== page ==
Non-participating preferred stock is preferred stock that specifically limits the amount of dividends paid to its holders. This usually means that there is a specifically-mandated dividend percentage stated on the face of the stock certificate. If the board of directors decides to also pay out a dividend to the common stockholders, this dividend is not also paid to the holders of the non-participating preferred stock. Thus, there is a cap on the amount of distributions allowed to the holders of this type of stock.
The upside of this situation is that the holders of the preferred stock have a preference right, under which they will be paid before the holders of common stock. This preference right also applies when previous dividends have not been paid - all preferred dividends must be paid before any dividends are paid to the holders of common shares. The downside is that the elimination of a participation right limits the price that an investor can obtain by selling these shares to a third party, since the shares are less valuable.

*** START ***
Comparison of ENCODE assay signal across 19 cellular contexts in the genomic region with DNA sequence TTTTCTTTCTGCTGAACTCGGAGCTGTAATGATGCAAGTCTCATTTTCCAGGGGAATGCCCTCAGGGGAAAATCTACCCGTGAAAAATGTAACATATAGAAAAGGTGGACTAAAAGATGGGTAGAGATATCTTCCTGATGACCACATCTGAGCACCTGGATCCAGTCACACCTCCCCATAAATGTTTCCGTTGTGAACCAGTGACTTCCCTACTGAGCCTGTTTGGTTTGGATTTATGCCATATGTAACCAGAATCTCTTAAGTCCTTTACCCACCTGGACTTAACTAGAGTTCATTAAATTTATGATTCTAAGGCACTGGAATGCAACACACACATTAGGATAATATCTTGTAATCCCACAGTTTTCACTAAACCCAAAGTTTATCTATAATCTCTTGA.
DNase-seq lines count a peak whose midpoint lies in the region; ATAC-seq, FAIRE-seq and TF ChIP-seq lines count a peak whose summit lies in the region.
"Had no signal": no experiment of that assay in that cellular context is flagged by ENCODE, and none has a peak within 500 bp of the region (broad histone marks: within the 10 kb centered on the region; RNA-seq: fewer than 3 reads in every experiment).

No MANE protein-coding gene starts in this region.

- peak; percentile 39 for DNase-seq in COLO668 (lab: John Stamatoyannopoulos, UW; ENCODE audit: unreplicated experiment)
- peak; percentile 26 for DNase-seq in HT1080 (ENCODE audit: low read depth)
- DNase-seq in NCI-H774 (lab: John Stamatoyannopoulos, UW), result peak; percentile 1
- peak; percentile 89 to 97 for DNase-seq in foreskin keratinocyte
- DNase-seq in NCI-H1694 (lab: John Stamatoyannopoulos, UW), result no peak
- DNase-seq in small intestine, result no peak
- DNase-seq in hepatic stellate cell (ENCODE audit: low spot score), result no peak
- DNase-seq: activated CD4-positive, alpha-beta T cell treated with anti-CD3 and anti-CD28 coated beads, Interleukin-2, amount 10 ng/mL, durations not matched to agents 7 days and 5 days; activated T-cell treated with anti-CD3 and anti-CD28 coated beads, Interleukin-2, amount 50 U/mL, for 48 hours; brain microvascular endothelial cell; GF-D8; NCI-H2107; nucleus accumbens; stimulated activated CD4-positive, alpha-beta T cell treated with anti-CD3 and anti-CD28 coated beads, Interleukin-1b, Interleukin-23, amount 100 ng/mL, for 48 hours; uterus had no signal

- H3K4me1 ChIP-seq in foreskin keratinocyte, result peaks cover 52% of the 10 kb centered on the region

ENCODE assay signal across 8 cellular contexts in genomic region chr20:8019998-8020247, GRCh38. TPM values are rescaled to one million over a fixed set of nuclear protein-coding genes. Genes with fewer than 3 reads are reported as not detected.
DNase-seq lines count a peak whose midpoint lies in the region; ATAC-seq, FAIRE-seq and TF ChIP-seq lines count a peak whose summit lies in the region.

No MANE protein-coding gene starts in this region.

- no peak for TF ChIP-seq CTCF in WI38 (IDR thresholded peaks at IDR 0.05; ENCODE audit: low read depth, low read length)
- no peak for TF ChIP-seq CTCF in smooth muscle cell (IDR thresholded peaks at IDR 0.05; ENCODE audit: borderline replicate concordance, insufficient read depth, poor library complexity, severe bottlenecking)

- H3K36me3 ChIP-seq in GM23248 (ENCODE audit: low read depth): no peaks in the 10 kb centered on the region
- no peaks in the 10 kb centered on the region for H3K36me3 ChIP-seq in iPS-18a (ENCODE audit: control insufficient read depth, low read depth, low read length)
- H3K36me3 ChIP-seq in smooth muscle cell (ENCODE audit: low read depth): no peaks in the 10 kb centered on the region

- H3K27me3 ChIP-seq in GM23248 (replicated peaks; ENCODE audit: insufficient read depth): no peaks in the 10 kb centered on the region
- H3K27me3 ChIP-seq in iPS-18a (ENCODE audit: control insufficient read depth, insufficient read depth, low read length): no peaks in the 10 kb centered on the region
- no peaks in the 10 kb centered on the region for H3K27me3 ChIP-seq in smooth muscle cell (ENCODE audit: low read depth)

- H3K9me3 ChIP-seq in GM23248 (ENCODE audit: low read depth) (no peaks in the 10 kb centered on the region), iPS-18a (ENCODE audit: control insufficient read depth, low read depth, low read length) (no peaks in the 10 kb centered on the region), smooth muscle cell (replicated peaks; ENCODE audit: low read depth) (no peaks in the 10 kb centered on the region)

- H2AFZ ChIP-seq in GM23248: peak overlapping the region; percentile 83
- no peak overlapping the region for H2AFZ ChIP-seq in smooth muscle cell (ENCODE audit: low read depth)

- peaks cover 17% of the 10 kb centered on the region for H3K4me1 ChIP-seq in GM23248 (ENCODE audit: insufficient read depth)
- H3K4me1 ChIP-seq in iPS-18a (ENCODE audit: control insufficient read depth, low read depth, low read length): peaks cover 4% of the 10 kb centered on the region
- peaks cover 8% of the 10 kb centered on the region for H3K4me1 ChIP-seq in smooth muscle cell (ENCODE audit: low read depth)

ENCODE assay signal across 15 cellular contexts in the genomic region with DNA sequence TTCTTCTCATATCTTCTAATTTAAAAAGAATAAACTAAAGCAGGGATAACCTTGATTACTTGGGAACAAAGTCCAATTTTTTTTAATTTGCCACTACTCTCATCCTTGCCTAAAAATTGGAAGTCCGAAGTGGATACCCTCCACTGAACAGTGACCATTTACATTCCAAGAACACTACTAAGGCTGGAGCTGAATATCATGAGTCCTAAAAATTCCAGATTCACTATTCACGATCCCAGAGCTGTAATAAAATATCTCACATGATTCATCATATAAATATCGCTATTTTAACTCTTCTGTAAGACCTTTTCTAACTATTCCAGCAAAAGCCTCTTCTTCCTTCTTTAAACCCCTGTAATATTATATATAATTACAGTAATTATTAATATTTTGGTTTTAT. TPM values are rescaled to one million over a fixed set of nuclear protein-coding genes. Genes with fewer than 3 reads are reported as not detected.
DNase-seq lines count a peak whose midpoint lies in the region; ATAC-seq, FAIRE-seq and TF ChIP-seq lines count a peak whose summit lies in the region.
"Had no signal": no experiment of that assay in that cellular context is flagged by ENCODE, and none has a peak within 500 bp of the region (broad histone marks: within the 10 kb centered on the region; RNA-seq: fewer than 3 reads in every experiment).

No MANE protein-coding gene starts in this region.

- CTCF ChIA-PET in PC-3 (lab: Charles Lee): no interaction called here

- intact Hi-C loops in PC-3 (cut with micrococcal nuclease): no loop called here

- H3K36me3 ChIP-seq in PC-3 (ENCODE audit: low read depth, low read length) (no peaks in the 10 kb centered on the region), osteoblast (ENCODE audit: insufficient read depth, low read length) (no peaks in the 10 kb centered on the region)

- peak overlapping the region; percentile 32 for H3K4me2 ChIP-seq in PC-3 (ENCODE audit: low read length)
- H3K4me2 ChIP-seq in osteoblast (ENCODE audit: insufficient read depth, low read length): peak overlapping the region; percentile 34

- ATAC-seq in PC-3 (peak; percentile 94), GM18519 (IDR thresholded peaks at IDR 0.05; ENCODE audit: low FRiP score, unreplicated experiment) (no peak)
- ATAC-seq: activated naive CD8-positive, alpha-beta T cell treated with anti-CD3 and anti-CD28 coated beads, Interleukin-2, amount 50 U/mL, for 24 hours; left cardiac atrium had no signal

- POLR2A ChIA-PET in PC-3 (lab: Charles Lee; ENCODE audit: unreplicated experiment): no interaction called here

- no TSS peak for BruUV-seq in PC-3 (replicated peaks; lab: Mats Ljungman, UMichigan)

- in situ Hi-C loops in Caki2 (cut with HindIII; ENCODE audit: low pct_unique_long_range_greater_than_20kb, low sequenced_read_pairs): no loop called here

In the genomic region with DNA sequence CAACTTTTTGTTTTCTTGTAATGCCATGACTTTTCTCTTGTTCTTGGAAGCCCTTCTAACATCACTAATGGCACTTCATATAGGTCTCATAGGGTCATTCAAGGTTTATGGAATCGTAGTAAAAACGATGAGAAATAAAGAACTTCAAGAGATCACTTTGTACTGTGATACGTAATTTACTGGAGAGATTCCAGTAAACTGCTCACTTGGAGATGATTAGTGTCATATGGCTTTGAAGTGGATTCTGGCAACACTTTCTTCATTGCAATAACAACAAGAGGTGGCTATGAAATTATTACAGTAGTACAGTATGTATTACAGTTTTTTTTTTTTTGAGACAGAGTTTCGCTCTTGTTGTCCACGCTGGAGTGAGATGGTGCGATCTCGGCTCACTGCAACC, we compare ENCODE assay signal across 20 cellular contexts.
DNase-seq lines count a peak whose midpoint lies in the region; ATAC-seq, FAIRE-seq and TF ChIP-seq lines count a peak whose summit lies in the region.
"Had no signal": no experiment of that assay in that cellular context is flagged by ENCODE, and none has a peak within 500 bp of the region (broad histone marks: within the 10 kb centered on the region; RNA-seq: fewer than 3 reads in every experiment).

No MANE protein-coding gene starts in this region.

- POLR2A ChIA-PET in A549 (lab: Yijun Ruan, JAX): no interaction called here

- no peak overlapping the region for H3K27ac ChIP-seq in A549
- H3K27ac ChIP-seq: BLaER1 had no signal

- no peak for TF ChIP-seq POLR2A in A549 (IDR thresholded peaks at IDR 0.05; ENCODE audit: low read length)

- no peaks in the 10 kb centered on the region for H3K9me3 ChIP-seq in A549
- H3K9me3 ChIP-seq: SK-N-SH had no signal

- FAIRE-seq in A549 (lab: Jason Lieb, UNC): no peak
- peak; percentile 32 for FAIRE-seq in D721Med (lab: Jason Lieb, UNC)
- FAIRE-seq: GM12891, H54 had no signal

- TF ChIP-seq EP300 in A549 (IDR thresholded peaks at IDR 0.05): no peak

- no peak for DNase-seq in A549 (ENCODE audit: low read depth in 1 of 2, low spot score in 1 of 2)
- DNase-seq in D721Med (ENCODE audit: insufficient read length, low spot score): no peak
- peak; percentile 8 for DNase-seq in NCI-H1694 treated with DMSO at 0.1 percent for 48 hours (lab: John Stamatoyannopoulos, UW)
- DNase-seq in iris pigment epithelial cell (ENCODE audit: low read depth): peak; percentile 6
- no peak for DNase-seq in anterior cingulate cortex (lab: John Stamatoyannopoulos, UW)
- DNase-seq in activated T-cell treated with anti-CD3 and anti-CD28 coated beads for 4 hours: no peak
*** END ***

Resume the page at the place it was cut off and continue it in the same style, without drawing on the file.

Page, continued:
A company issues non-participating preferred stock when it is under pressure from the holders of its common shares to enhance the payment amounts to which they are entitled. Otherwise, the value of the common shares will decline when it is evident that the preferred shareholders are reserving for themselves a larger proportion of the residual assets of a business.